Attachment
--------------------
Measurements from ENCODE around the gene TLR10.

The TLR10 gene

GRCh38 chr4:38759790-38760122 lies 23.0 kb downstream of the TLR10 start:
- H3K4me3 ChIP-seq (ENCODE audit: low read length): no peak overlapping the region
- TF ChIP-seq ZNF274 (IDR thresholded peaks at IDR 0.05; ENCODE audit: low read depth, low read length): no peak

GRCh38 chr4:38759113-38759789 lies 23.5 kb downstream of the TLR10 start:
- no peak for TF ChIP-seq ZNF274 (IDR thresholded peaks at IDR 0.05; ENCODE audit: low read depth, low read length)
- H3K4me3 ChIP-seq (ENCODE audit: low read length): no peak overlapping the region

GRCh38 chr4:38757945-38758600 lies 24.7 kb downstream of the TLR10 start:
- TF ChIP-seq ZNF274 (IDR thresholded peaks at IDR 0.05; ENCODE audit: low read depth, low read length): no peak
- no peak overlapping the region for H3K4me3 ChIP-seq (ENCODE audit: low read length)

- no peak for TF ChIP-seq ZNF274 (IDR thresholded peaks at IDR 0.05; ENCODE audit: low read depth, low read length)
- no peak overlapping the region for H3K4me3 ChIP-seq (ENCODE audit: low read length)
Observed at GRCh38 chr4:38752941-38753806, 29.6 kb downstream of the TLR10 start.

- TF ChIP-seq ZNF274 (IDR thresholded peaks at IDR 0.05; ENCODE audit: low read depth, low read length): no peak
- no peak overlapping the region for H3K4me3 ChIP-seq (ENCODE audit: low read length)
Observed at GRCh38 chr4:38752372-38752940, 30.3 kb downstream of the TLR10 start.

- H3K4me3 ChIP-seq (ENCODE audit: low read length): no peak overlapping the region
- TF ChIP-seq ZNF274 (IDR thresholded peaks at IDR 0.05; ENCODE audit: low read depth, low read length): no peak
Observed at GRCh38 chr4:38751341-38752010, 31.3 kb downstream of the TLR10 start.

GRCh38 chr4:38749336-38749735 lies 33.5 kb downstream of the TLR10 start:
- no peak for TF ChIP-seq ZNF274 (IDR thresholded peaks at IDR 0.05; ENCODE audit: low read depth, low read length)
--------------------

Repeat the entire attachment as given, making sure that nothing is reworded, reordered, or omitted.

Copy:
Measurements from ENCODE around the gene TLR10.

The TLR10 gene

GRCh38 chr4:38759790-38760122 lies 23.0 kb downstream of the TLR10 start:
- H3K4me3 ChIP-seq (ENCODE audit: low read length): no peak overlapping the region
- TF ChIP-seq ZNF274 (IDR thresholded peaks at IDR 0.05; ENCODE audit: low read depth, low read length): no peak

GRCh38 chr4:38759113-38759789 lies 23.5 kb downstream of the TLR10 start:
- no peak for TF ChIP-seq ZNF274 (IDR thresholded peaks at IDR 0.05; ENCODE audit: low read depth, low read length)
- H3K4me3 ChIP-seq (ENCODE audit: low read length): no peak overlapping the region

GRCh38 chr4:38757945-38758600 lies 24.7 kb downstream of the TLR10 start:
- TF ChIP-seq ZNF274 (IDR thresholded peaks at IDR 0.05; ENCODE audit: low read depth, low read length): no peak
- no peak overlapping the region for H3K4me3 ChIP-seq (ENCODE audit: low read length)

- no peak for TF ChIP-seq ZNF274 (IDR thresholded peaks at IDR 0.05; ENCODE audit: low read depth, low read length)
- no peak overlapping the region for H3K4me3 ChIP-seq (ENCODE audit: low read length)
Observed at GRCh38 chr4:38752941-38753806, 29.6 kb downstream of the TLR10 start.

- TF ChIP-seq ZNF274 (IDR thresholded peaks at IDR 0.05; ENCODE audit: low read depth, low read length): no peak
- no peak overlapping the region for H3K4me3 ChIP-seq (ENCODE audit: low read length)
Observed at GRCh38 chr4:38752372-38752940, 30.3 kb downstream of the TLR10 start.

- H3K4me3 ChIP-seq (ENCODE audit: low read length): no peak overlapping the region
- TF ChIP-seq ZNF274 (IDR thresholded peaks at IDR 0.05; ENCODE audit: low read depth, low read length): no peak
Observed at GRCh38 chr4:38751341-38752010, 31.3 kb downstream of the TLR10 start.

GRCh38 chr4:38749336-38749735 lies 33.5 kb downstream of the TLR10 start:
- no peak for TF ChIP-seq ZNF274 (IDR thresholded peaks at IDR 0.05; ENCODE audit: low read depth, low read length)